Wednesday, September 17, 2014

Oil Independence-Who Cares.


I don't think it's very important to achieve oil independence, just like I don't think it's important to achieve iPhone independence, or banana independence, or auto independence. For whatever reason(s) energy seems to make most rational people lose their perspective. If we are oil independent, and the Middle East blows up, oil prices will go up, so I don't see how our "dangerous dependence on foreign oil" really matters. The market is interconnected, as you can see by the chart of trade movements below.

Turns out, we have a rather diverse supply of oil. The following two graphs are from the BP Statistical Review of World Energy June 2014. The first, in tabular form shows where we get our oil imports. The second shows the same in pictorial form.

Keep in mind we produce a little over half of what we consume, the rest is from imports. So when you see the Middle East providing 20% of our imports, that's about 10% of our consumption. Canada is the biggest source of imported oil, and has been for some time. Mexico and Venezuela combined, are the next major source of supply, then the Middle East, combined.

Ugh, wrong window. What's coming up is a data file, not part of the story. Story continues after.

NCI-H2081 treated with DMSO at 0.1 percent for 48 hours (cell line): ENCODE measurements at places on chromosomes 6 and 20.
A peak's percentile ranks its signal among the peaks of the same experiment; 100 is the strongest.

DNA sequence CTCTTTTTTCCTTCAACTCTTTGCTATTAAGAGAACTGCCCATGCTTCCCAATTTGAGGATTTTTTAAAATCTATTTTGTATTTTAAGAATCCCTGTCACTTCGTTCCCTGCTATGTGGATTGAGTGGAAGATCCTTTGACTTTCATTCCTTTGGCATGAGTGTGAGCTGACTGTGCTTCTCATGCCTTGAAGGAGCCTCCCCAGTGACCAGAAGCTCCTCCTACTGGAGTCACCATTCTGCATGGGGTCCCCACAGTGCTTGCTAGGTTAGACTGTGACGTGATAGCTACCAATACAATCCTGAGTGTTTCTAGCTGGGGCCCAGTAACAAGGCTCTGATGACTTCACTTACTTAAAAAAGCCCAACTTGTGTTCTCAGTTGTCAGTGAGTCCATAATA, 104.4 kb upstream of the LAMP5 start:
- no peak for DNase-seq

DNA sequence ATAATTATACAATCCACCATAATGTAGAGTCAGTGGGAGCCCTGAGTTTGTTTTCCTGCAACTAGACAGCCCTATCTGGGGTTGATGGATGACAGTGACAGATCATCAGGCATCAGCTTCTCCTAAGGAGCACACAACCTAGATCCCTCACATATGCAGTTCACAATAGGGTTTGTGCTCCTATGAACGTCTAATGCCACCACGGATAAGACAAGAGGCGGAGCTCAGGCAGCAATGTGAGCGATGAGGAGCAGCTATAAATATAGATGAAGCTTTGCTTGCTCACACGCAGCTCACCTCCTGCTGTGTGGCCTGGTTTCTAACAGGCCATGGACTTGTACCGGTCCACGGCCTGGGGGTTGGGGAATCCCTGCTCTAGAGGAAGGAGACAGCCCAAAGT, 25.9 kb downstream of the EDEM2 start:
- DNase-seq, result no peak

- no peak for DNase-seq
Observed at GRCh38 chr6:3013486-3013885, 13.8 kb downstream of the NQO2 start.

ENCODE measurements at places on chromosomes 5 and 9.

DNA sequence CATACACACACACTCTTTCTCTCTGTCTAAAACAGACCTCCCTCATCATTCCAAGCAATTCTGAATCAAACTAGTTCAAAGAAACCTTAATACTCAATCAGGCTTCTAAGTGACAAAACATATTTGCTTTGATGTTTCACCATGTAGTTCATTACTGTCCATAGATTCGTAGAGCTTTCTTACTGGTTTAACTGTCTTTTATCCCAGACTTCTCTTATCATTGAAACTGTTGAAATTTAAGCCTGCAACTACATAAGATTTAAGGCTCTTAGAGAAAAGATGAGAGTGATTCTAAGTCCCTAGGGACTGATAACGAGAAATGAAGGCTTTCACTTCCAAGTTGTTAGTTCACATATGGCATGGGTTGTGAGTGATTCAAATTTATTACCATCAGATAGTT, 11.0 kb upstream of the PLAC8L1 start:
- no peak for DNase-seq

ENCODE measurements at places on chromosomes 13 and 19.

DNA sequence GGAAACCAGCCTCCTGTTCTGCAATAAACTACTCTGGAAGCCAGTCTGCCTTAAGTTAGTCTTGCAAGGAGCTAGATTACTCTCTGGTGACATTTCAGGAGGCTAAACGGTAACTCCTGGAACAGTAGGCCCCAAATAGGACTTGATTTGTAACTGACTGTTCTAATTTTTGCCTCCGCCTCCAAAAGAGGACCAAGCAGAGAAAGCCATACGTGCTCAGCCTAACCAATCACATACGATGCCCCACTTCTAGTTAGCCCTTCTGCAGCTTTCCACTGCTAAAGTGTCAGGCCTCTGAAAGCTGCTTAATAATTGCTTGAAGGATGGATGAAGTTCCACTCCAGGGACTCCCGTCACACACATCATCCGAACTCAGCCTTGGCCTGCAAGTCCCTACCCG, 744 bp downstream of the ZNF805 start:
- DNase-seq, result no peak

By the way, in 2013 the world's largest producer of oil was Saudi Arabia at 11.5 million barrels per day (542.3 million tonnes), followed by Russia 10.8 million (531 million tonnes) and the US 10.0 million (446 million tonnes).

Production from the US this year will be about 11.4 million barrels per day and 12.6 million in 2015, at least according to the Energy Information Administration, which is part of  the Department of Energy. Russian production has been growing modestly, and Saudi Arabian production is flattish over the past couple of year. If those trends hold the US will be the world's largest producer of oil, by a large margin. Compare this to 2003, when the US produced 7.4 million barrels per day. It's an amazing difference and all due to hydraulic fracturing. Also happens to be good for those concerned about carbon. More oil and more gas, means less coal means less carbon.


No comments:

Post a Comment